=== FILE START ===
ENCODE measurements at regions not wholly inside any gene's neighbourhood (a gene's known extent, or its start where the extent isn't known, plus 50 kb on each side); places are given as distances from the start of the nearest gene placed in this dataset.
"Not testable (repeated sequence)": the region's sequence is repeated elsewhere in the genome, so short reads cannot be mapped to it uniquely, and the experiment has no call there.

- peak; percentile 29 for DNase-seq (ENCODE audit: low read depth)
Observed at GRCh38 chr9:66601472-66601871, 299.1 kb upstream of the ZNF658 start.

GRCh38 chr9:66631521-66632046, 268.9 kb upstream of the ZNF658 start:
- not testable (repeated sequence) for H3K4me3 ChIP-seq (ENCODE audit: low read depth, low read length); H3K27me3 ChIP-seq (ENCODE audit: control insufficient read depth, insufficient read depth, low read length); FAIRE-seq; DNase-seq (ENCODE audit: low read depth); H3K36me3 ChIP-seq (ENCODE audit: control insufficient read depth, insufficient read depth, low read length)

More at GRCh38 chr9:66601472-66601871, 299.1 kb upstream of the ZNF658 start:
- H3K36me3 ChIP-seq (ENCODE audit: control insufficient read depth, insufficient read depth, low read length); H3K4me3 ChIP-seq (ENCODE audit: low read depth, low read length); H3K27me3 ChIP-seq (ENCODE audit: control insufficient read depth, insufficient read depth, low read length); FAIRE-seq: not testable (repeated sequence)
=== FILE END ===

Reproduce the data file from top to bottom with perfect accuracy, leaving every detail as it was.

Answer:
ENCODE measurements at regions not wholly inside any gene's neighbourhood (a gene's known extent, or its start where the extent isn't known, plus 50 kb on each side); places are given as distances from the start of the nearest gene placed in this dataset.
"Not testable (repeated sequence)": the region's sequence is repeated elsewhere in the genome, so short reads cannot be mapped to it uniquely, and the experiment has no call there.

- peak; percentile 29 for DNase-seq (ENCODE audit: low read depth)
Observed at GRCh38 chr9:66601472-66601871, 299.1 kb upstream of the ZNF658 start.

GRCh38 chr9:66631521-66632046, 268.9 kb upstream of the ZNF658 start:
- not testable (repeated sequence) for H3K4me3 ChIP-seq (ENCODE audit: low read depth, low read length); H3K27me3 ChIP-seq (ENCODE audit: control insufficient read depth, insufficient read depth, low read length); FAIRE-seq; DNase-seq (ENCODE audit: low read depth); H3K36me3 ChIP-seq (ENCODE audit: control insufficient read depth, insufficient read depth, low read length)

More at GRCh38 chr9:66601472-66601871, 299.1 kb upstream of the ZNF658 start:
- H3K36me3 ChIP-seq (ENCODE audit: control insufficient read depth, insufficient read depth, low read length); H3K4me3 ChIP-seq (ENCODE audit: low read depth, low read length); H3K27me3 ChIP-seq (ENCODE audit: control insufficient read depth, insufficient read depth, low read length); FAIRE-seq: not testable (repeated sequence)